Some Material Prices Down, Construction Costs, Diesel Still Climbing

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By KERRY SMITH, EDITOR, ST. LOUIS CONSTRUCTION NEWS AND REVIEW MAGAZINE

Although the price of copper and brass has decreased slightly, the cost of gypsum, concrete and diesel fuel are still headed upward, according to the Associated General Contractors of America.

AGC Chief Economist Ken Simonson says numbers reported on July 14 show that nonresidential construction costs – material and services – rose 1.1 percent for the month of June.

“Some materials prices have fallen recently, but others appear headed for further increases,” he said. “In addition, the supply chain remains fragile and persistent difficulties filling job openings mean construction costs are likely to remain elevated despite declines in some prices.”

The producer price index for inputs to nonresidential construction – the prices charged by goods producers and service providers, such as distributors and transportation firms – jumped 1.1 percent from May to June 2022 and increased a total of 16.8 percent since June 2021. Meanwhile, the index for new nonresidential building construction – a measure of what contractors calculate they would charge to erect five types of commercial/industrial buildings – climbed by 0.5 percent from May to June this year and a cumulative 19.8 percent over the past 12 months.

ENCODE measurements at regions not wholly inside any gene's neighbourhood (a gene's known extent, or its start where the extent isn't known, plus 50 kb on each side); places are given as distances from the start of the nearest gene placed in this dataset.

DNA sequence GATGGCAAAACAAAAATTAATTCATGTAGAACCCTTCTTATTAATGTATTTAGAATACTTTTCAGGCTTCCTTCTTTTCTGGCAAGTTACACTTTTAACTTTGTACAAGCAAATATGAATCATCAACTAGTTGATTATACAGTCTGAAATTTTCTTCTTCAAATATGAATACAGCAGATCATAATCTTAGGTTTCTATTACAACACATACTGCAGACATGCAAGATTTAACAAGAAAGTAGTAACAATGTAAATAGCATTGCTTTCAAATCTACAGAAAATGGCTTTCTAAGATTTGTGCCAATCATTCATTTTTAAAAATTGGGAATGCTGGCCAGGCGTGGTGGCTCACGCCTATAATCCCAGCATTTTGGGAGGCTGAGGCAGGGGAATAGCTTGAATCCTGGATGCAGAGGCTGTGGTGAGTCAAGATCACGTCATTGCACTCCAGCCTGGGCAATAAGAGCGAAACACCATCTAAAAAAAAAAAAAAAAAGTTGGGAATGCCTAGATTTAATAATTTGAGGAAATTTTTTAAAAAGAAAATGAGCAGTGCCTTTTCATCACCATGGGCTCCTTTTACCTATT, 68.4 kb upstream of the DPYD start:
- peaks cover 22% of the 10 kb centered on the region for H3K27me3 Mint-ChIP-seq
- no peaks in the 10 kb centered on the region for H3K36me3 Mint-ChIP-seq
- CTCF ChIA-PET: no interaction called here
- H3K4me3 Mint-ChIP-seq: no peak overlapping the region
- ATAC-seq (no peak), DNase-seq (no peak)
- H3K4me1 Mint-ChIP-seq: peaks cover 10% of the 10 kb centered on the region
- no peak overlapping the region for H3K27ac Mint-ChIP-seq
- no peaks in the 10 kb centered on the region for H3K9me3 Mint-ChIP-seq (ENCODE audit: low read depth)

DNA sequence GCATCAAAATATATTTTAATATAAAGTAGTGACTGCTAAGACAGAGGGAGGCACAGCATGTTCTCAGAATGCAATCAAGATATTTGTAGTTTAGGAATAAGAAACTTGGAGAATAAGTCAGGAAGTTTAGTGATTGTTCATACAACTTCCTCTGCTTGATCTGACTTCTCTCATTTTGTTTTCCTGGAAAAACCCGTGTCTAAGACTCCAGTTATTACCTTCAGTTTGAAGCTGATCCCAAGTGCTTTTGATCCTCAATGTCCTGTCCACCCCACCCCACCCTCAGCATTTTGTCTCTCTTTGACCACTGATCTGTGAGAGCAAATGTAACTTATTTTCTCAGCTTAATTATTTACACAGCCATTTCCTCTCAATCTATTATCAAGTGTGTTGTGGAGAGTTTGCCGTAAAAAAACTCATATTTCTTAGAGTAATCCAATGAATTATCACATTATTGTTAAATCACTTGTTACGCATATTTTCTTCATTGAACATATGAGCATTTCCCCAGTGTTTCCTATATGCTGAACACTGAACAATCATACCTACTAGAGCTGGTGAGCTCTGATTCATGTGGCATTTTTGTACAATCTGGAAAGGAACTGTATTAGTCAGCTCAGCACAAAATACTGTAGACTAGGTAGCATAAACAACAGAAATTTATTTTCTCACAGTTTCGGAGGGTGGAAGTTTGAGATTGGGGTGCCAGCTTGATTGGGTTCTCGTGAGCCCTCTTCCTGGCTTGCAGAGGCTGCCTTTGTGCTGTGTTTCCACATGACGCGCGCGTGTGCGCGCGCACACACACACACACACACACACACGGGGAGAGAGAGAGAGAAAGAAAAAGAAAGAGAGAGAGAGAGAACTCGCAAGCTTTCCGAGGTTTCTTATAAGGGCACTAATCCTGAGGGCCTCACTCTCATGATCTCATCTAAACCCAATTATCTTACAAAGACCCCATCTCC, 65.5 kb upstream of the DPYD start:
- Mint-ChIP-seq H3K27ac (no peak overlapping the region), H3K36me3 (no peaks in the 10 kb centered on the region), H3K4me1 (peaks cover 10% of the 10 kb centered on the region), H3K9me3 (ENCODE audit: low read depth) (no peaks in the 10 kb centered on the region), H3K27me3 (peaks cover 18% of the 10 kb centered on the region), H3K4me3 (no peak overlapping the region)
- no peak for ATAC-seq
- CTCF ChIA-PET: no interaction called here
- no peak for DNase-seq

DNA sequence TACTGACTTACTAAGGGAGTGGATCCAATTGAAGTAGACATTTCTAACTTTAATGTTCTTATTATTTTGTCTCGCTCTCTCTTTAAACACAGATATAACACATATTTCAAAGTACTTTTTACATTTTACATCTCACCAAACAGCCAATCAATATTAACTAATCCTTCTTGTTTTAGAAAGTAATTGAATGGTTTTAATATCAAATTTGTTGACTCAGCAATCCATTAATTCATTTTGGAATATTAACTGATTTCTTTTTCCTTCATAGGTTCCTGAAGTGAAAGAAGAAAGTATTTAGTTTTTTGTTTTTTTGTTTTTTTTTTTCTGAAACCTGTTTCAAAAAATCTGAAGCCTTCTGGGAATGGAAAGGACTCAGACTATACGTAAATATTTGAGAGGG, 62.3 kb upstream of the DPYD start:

Add to that the soaring cost of diesel fuel, which jumped 14.1 percent in June and has more than doubled over the past 12 months, and you have a recipe for continued price pressure on the cost of future construction projects, according to the AGC.

“The more materials prices increase, the harder it will be for public officials to build new schools, roads and other infrastructure,” said AGC CEO Stephen Sandherr, whose organization is urging the Biden administration to remove remaining tariffs on a range of construction materials. The AGC is also asking public leaders at all levels to do what they can to help unclog backed-up supply chains. “Taking steps to address rising materials prices will help construction employers and taxpayers alike.”

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